IMO, there may be a chance that CLFD will be involved in Google's municipal fiber build in Kansas City and here are several reasons why:
1. Google recently hired Atlantic Engineering Group to oversee their fiber project. Atlantic has chosen CLFD for many projects in the past including quite a few prominent municipal FTTH projects such as CDE Lightband, Opelika Power and Light and Salisbury. Atlantic's name popped up in a couple of CLFD PR's in the past. Atlantic obviously is comfortable with CLFD's cassette/panel technology.
2. Google released this document deatailing the issues encountered in building a state of the art FTTH network:
On page 12 they detail the problems of space constraints in the C/O and the inability of modern patch panels to terminate more than 6300 users per rack in home run fiber architectures (direct connection from C/O to premise). If you read CLFD's recent PR about their new MPO patch panels, this product seems to address exactly the C/O issues that Google was talking about in terms of a cost saving/high density solution:
My sense is the goal behind the whole Google fiber project was to push the envelope not only in terms of performance but also in terms of technological innovation and network efficiency. According to the CLFD PR this is the first product of its kind with this type of density in a 1RU footprint.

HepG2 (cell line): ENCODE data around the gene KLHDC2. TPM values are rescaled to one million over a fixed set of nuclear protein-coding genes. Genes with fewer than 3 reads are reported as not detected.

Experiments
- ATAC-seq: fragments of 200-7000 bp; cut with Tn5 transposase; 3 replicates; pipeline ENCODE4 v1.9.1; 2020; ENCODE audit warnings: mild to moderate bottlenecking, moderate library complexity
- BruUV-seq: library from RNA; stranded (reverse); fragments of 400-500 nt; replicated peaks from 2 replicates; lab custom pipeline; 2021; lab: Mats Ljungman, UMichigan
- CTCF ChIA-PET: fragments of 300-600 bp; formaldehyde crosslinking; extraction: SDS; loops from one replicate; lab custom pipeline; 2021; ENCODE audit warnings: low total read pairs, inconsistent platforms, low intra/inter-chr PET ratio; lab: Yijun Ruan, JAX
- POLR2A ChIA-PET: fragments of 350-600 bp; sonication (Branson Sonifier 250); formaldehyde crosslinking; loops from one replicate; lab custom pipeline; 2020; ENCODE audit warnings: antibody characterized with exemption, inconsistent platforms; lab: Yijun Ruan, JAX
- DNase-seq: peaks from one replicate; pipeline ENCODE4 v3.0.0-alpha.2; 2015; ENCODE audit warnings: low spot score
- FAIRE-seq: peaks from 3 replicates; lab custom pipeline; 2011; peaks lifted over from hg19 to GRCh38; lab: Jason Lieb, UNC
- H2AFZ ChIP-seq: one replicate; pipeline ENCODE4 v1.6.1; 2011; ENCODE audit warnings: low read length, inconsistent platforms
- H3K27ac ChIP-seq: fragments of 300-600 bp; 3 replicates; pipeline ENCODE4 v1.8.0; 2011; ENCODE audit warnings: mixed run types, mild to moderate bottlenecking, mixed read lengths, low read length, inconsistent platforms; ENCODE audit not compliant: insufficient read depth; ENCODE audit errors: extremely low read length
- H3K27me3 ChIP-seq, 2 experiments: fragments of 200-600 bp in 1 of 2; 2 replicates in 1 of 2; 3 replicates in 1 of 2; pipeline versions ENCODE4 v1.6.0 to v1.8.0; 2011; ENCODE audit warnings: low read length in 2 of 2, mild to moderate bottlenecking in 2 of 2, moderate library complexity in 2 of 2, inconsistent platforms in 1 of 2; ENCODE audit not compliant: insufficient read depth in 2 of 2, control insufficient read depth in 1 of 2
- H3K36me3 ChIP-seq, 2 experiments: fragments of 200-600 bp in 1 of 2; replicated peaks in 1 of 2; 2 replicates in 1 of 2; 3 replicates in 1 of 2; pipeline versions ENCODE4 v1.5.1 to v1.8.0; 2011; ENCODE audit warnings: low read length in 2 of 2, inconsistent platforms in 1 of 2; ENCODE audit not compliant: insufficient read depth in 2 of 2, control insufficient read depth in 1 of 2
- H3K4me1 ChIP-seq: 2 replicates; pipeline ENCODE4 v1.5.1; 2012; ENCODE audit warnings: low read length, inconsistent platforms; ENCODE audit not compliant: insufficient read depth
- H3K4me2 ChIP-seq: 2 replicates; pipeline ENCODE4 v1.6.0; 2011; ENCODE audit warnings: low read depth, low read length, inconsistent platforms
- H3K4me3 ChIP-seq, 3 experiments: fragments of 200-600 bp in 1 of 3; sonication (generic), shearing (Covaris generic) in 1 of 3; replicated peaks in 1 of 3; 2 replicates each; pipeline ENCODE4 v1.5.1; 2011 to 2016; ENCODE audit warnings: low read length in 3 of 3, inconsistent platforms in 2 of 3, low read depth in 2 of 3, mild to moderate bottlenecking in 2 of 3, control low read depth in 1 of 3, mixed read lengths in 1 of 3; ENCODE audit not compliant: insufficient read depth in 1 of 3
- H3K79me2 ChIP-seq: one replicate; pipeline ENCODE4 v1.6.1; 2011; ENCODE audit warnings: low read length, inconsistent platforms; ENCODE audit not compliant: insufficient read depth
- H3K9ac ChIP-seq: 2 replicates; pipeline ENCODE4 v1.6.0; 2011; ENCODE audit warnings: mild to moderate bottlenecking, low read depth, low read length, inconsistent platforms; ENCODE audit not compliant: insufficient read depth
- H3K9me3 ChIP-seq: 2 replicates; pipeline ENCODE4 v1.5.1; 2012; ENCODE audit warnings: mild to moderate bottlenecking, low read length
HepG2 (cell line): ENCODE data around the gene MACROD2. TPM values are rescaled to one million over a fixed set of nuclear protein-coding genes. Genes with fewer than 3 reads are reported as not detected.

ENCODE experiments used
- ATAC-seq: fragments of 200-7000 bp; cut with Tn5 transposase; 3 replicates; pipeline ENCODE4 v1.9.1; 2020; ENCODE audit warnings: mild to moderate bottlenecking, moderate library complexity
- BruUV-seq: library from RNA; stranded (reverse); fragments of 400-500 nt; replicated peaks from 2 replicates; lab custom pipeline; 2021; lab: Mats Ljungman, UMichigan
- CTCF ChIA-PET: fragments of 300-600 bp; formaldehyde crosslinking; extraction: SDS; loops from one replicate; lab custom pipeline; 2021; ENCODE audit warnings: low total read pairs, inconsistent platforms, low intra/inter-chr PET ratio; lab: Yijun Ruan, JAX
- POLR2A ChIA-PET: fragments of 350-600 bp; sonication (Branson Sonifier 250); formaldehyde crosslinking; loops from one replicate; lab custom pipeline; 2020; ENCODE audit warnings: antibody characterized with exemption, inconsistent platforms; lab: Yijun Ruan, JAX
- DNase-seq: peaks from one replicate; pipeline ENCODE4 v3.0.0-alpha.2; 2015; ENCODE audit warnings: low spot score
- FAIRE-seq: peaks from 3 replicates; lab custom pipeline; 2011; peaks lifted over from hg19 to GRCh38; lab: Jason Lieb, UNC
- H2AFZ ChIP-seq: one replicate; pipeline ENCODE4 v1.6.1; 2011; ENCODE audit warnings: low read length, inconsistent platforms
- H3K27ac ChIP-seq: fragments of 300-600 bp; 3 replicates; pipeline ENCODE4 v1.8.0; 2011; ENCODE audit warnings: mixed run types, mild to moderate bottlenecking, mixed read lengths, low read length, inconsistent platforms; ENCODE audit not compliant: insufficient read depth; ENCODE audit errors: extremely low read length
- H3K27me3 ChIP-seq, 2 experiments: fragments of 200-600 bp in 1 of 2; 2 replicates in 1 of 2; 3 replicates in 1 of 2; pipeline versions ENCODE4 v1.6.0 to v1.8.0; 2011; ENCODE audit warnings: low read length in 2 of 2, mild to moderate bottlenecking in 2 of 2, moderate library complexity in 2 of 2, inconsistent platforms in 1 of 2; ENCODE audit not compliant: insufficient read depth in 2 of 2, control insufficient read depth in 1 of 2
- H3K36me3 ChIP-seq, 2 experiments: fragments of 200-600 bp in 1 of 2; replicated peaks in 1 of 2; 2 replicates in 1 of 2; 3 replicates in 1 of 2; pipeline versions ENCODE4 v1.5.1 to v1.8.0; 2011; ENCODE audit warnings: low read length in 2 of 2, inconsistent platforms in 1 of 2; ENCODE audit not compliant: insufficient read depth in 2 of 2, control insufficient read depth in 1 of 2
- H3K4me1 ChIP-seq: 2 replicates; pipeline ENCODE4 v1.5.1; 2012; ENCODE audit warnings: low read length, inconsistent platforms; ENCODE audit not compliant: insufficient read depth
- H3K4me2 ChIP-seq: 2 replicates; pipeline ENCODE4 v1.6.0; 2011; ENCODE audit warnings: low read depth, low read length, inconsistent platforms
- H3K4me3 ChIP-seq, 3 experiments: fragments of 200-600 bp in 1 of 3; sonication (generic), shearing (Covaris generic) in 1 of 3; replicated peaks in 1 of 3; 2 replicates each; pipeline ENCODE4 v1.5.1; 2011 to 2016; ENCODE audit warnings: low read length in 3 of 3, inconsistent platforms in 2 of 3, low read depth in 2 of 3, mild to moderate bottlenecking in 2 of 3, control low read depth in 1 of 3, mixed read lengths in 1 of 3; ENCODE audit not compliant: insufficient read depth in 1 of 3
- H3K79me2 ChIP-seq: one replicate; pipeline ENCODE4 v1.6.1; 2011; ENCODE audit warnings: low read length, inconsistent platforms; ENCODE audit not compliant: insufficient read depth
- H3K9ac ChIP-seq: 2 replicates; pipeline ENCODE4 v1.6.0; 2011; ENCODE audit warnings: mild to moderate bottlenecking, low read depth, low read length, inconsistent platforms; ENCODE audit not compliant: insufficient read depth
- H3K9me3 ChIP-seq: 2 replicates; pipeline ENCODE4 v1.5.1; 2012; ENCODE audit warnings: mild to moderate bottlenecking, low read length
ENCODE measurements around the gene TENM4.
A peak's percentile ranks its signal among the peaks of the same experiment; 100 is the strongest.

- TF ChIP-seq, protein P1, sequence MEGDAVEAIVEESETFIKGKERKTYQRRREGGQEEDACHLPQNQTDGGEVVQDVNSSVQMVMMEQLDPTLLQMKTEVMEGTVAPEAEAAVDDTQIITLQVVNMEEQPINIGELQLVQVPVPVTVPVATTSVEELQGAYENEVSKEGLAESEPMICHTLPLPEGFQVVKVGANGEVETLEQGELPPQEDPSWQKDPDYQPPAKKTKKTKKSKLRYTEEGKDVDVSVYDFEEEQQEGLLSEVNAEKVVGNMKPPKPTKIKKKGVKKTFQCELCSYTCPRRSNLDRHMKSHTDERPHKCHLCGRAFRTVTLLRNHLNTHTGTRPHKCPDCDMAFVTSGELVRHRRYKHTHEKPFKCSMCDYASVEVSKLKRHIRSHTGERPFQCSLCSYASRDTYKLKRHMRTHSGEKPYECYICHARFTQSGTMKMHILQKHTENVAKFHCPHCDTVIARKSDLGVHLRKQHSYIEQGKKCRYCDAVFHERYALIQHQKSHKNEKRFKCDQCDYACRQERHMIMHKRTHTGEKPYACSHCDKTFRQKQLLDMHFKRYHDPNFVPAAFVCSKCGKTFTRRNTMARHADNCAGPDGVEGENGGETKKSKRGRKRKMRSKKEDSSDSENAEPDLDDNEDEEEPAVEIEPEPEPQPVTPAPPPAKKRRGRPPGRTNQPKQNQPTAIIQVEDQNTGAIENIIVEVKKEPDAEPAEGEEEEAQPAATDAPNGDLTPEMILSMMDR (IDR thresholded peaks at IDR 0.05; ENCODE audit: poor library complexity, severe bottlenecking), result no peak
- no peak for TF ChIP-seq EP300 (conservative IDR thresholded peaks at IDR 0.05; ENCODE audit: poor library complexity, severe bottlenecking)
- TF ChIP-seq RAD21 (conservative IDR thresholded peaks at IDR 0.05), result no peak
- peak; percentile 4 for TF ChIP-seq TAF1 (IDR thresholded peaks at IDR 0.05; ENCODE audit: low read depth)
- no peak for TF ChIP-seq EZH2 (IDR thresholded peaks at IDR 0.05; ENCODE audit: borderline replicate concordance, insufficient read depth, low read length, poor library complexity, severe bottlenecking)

3. Sonic.Net, the San Francisco ISP who was hired by Google to oversee their initial FTTH trials at Stanford University subsequently chose CLFD for their own FTTH deployment in Sebastapol CA. which started last year. One would have to think that since Sonic's and Google's FTTH architectures are similar, if there was a better or more effecient fiber management platform being trialed at Google, Sonic would have used it.
Not only would being connected to Google's high profile FTTH build be a PR coup, that network will be delivering fiber to upwards of 500K homes. That would be a very significant project from a revenue standpoint for CLFD.